Promoting Fundamental British Values at Bronte School
Bronte School recognises the multi-cultural nature of the United Kingdom and understands the crucial role it plays in promoting the four British Values agreed by Government and Ofsted. Below are some of the ways in which these values of democracy, the rule of law, individual liberty, mutual respect and tolerance of different faiths are promoted.
Democracy – We can influence decision making through a democratic process.
UNCRC Article 12: Children have the right to say what they think should happen, when adults are making decisions that affect them, and to have their opinions taken into account.
HOW IT IS PROMOTED
Children’s right to learn and the responsibility to do the best we can and to let others learn through Assemblies and PSHE education.
School council (Pupil Parliament) uses an electoral process, raising awareness and funds for local and national causes.
Classroom rules are decided at the start of the academic year, relating to the 4 main Rights and Responsibilities.
Debating Society and class assemblies provide public speaking opportunities throughout the year.
All children can enjoy class trips and the broader curriculum.
Rule of law – Living under the rule of law protects us and is essential for our wellbeing and safety.
UNCRC Article 19: Governments should ensure that children are properly cared for and protect them from violence, abuse and neglect by their parents or anyone else who looks after them.
HOW IT IS PROMOTED
Children’s right to be safe and the responsibility to behave in a safe way through Assemblies and PSHE education.
High staff: pupil ratio and worry boxes in all classrooms allow concerns to be shared.
Lunchtime supervisors record and reward positive behaviour
Award assemblies recognise broad achievements across the curriculum.
Staff adhere to our Child Protection Policy and Anti-Bullying strategy.
Visits from Police, Guide dog trainers
Individual liberty – Our freedom to make right choices is protected in law.
UNCRC Article 31: All children have a right to relax and play, and to join in a wide range of activities.
UNCRC Article 15: Children have the right to meet together and to join groups and organisations, as long as this does not stop other people from enjoying their rights.
HOW IT IS PROMOTED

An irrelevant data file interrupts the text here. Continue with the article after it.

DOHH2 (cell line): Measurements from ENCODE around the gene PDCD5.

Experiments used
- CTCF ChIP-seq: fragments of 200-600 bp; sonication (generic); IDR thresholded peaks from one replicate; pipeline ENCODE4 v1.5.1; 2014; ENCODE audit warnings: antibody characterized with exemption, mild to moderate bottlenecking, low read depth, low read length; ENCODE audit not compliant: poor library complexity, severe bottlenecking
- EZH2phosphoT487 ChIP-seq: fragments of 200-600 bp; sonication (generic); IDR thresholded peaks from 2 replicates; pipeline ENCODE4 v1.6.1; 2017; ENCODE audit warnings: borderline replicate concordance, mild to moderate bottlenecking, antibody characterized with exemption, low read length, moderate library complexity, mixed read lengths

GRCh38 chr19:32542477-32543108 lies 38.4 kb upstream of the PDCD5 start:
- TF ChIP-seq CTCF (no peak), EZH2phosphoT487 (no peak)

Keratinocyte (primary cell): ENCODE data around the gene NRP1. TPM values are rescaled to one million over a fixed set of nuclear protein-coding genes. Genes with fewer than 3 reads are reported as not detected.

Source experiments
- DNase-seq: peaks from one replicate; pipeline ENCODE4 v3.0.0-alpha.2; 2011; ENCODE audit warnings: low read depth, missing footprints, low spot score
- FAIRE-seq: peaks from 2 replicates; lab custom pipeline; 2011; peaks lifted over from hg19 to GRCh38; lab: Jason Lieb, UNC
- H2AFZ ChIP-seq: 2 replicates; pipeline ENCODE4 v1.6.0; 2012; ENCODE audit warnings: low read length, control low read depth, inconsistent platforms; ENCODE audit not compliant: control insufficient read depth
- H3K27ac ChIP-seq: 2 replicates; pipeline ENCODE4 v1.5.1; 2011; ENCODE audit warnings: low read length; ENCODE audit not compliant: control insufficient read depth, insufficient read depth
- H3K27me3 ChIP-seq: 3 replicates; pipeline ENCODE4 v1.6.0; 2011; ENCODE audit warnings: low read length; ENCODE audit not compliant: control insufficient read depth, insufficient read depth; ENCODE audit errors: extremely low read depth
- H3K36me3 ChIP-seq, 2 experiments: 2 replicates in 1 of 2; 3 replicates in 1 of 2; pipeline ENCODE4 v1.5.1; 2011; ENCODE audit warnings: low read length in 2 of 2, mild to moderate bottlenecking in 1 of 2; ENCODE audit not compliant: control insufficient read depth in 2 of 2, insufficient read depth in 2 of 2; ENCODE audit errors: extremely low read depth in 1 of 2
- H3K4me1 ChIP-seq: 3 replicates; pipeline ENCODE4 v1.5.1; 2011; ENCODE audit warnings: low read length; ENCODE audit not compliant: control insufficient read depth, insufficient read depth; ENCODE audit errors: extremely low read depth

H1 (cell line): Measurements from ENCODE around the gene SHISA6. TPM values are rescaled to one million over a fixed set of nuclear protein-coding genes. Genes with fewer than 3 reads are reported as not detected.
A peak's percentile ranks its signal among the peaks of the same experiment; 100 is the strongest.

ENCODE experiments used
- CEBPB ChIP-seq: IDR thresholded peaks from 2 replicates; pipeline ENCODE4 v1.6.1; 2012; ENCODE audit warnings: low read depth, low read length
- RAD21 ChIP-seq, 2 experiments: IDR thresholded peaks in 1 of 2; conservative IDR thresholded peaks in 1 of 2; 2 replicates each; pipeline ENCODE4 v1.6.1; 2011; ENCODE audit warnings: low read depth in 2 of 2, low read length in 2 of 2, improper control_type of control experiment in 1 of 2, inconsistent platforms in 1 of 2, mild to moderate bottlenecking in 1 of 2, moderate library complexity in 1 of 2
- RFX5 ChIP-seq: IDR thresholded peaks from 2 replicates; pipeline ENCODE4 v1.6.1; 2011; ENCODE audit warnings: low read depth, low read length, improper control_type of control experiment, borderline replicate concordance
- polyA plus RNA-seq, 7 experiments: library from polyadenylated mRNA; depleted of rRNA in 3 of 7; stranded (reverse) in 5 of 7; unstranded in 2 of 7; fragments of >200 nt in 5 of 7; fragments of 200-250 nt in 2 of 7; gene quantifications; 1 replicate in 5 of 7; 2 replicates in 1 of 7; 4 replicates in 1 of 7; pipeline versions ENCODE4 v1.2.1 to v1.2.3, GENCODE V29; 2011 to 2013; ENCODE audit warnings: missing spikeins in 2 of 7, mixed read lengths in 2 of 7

Children’s right to be play and the responsibility to play fairly, include others and treat equipment with respect through Assemblies and PSHE education.
Year 6 Playleaders supervise the playgrounds.
Before and after school activities encourage children to pursue other interests.
Reflective approach to resolving behaviour issues with ‘4 Ws’ form.
Provision of a Learning Support manager allows for individual listening and guidance.
ICT and SRE teaching equip children to make safe choices online and to develop a positive self-image.
Children contribute ideas to their class assemblies and perform to their parents.
Mutual respect and tolerance of faiths – We show respect to people who hold different views and beliefs.
UNCRC Article 2: The convention applies to everyone regardless of race, religion, abilities, whatever they think or say and whatever type of family they come from.
UNCRC Article 30: Children have a right to learn and use the language and customs of their families, whether these are shared by the majority of people in the country or not.
UNCRC Article 14: Children have the right to think and believe what they want, and to practise their religion, as long as they are not stopping other people from enjoying their rights. Parents should guide their children on these matters.
HOW IT IS PROMOTED
Children’s right to respect and the responsibility to listen, to speak politely and to be honest through Assemblies, RE and PSHE education.
Our Behaviour policy promotes positive outcomes.
Cultural and religious events are promoted in the school Assembly calendar.
Involvement in multi-cultural events in Gravesend Town Centre, eg: Chinese New Year, Carol singing.
Whole school celebrations are held in the neighbouring church.
Visits are made by local religious leaders and children visit places of worship
Staff who have contact with children complete the government’s anti-terrorism online ‘Prevent’ training.
Explanation of UNCRC Articles
The United Nations Convention on the Rights of the Child (UNCRC) is a legally-binding international agreement setting out the civil, political, economic, social and cultural rights of every child, regardless of their race, religion or abilities. It consists of 54 articles that set out children’s rights and how governments should work together to make them available to all children. All countries that sign up to the UNCRC are bound by international law to ensure it is implemented. This is monitored by the Committee on the Rights of the Child. Under the terms of the convention, governments are required to meet children’s basic needs and help them reach their full potential. Central to this is the acknowledgment that every child has basic fundamental rights. These include the right to:
In 2000, two optional protocols were added to the UNCRC. One asks governments to ensure children under the age of 18 are not forcibly recruited into their armed forces. The second calls on states to prohibit child prostitution, child pornography and the sale of children into slavery. These have now been ratified by more than 120 states. A third optional protocol was added in 2011. This enables children whose rights have been violated to complain directly to the UN Committee on the Rights of the Child.